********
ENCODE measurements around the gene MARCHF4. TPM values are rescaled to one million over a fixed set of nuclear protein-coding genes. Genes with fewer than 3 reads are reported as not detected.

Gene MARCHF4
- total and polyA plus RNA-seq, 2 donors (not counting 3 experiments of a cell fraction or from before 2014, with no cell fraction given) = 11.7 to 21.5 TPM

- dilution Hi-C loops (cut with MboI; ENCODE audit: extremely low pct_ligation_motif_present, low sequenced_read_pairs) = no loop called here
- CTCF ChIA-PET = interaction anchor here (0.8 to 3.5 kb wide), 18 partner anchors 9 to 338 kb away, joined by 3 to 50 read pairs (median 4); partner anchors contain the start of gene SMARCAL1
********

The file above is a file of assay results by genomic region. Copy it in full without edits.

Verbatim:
ENCODE measurements around the gene MARCHF4. TPM values are rescaled to one million over a fixed set of nuclear protein-coding genes. Genes with fewer than 3 reads are reported as not detected.

Gene MARCHF4
- total and polyA plus RNA-seq, 2 donors (not counting 3 experiments of a cell fraction or from before 2014, with no cell fraction given) = 11.7 to 21.5 TPM

- dilution Hi-C loops (cut with MboI; ENCODE audit: extremely low pct_ligation_motif_present, low sequenced_read_pairs) = no loop called here
- CTCF ChIA-PET = interaction anchor here (0.8 to 3.5 kb wide), 18 partner anchors 9 to 338 kb away, joined by 3 to 50 read pairs (median 4); partner anchors contain the start of gene SMARCAL1